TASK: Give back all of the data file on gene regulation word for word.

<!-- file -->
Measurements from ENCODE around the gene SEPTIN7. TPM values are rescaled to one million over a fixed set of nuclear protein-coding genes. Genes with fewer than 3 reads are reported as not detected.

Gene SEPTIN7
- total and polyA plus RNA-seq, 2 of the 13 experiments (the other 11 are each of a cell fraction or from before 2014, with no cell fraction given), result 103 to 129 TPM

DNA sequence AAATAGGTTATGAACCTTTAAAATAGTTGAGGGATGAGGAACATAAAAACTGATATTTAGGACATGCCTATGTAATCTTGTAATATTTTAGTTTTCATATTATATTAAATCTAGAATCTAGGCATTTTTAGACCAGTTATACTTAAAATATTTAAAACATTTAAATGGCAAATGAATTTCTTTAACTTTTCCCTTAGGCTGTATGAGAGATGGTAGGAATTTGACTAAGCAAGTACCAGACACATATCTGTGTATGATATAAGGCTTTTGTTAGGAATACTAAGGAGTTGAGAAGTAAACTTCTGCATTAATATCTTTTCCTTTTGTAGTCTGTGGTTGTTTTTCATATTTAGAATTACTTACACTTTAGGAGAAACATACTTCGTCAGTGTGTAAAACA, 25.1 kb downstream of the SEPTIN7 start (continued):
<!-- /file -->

Measurements from ENCODE around the gene SEPTIN7. TPM values are rescaled to one million over a fixed set of nuclear protein-coding genes. Genes with fewer than 3 reads are reported as not detected.

Gene SEPTIN7
- total and polyA plus RNA-seq, 2 of the 13 experiments (the other 11 are each of a cell fraction or from before 2014, with no cell fraction given), result 103 to 129 TPM

DNA sequence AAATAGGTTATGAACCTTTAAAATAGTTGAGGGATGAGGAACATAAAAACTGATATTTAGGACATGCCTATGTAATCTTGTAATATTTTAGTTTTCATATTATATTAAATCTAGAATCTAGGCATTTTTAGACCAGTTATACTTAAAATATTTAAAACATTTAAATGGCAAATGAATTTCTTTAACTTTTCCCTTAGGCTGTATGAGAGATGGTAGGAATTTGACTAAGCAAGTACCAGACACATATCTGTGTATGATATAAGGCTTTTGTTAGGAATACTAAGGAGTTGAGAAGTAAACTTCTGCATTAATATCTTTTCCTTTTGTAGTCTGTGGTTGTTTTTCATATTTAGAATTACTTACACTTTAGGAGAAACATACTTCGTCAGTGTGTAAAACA, 25.1 kb downstream of the SEPTIN7 start (continued):